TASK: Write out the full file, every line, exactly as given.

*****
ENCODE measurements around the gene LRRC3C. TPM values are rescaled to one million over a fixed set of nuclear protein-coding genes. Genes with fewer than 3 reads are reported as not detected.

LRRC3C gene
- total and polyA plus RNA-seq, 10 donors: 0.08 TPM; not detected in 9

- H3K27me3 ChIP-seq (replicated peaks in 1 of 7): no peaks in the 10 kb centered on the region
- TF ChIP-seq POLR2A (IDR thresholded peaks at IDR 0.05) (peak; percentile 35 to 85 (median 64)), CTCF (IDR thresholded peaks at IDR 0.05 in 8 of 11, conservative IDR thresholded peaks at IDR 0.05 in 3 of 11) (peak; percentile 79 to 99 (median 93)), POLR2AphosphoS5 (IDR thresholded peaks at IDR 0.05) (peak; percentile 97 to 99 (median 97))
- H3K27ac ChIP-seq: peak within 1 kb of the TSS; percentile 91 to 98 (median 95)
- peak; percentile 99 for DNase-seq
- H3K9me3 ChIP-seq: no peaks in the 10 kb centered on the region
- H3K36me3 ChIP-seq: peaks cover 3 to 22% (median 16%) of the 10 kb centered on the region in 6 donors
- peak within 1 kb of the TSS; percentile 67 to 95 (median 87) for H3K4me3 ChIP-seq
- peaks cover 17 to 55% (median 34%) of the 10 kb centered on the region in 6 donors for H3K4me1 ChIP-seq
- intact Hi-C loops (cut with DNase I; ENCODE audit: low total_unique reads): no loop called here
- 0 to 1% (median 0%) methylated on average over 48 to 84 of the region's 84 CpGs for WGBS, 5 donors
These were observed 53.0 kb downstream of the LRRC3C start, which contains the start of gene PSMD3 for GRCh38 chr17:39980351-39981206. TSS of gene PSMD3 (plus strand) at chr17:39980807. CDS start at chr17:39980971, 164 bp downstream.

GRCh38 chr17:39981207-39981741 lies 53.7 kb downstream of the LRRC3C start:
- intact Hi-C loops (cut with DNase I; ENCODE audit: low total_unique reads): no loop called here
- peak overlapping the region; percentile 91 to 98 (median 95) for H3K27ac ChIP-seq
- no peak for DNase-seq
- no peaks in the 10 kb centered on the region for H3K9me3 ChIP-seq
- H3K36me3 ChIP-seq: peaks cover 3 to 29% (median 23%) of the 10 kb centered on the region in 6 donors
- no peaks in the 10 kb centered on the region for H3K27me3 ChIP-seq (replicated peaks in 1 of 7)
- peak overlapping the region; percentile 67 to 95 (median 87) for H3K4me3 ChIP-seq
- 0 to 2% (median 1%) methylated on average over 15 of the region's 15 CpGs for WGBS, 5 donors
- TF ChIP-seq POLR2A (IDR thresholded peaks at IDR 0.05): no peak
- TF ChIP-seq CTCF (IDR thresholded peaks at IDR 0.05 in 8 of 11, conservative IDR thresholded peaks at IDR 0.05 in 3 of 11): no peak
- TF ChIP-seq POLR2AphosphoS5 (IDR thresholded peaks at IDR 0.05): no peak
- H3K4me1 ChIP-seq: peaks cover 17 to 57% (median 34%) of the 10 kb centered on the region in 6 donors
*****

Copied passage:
ENCODE measurements around the gene LRRC3C. TPM values are rescaled to one million over a fixed set of nuclear protein-coding genes. Genes with fewer than 3 reads are reported as not detected.

LRRC3C gene
- total and polyA plus RNA-seq, 10 donors: 0.08 TPM; not detected in 9

- H3K27me3 ChIP-seq (replicated peaks in 1 of 7): no peaks in the 10 kb centered on the region
- TF ChIP-seq POLR2A (IDR thresholded peaks at IDR 0.05) (peak; percentile 35 to 85 (median 64)), CTCF (IDR thresholded peaks at IDR 0.05 in 8 of 11, conservative IDR thresholded peaks at IDR 0.05 in 3 of 11) (peak; percentile 79 to 99 (median 93)), POLR2AphosphoS5 (IDR thresholded peaks at IDR 0.05) (peak; percentile 97 to 99 (median 97))
- H3K27ac ChIP-seq: peak within 1 kb of the TSS; percentile 91 to 98 (median 95)
- peak; percentile 99 for DNase-seq
- H3K9me3 ChIP-seq: no peaks in the 10 kb centered on the region
- H3K36me3 ChIP-seq: peaks cover 3 to 22% (median 16%) of the 10 kb centered on the region in 6 donors
- peak within 1 kb of the TSS; percentile 67 to 95 (median 87) for H3K4me3 ChIP-seq
- peaks cover 17 to 55% (median 34%) of the 10 kb centered on the region in 6 donors for H3K4me1 ChIP-seq
- intact Hi-C loops (cut with DNase I; ENCODE audit: low total_unique reads): no loop called here
- 0 to 1% (median 0%) methylated on average over 48 to 84 of the region's 84 CpGs for WGBS, 5 donors
These were observed 53.0 kb downstream of the LRRC3C start, which contains the start of gene PSMD3 for GRCh38 chr17:39980351-39981206. TSS of gene PSMD3 (plus strand) at chr17:39980807. CDS start at chr17:39980971, 164 bp downstream.

GRCh38 chr17:39981207-39981741 lies 53.7 kb downstream of the LRRC3C start:
- intact Hi-C loops (cut with DNase I; ENCODE audit: low total_unique reads): no loop called here
- peak overlapping the region; percentile 91 to 98 (median 95) for H3K27ac ChIP-seq
- no peak for DNase-seq
- no peaks in the 10 kb centered on the region for H3K9me3 ChIP-seq
- H3K36me3 ChIP-seq: peaks cover 3 to 29% (median 23%) of the 10 kb centered on the region in 6 donors
- no peaks in the 10 kb centered on the region for H3K27me3 ChIP-seq (replicated peaks in 1 of 7)
- peak overlapping the region; percentile 67 to 95 (median 87) for H3K4me3 ChIP-seq
- 0 to 2% (median 1%) methylated on average over 15 of the region's 15 CpGs for WGBS, 5 donors
- TF ChIP-seq POLR2A (IDR thresholded peaks at IDR 0.05): no peak
- TF ChIP-seq CTCF (IDR thresholded peaks at IDR 0.05 in 8 of 11, conservative IDR thresholded peaks at IDR 0.05 in 3 of 11): no peak
- TF ChIP-seq POLR2AphosphoS5 (IDR thresholded peaks at IDR 0.05): no peak
- H3K4me1 ChIP-seq: peaks cover 17 to 57% (median 34%) of the 10 kb centered on the region in 6 donors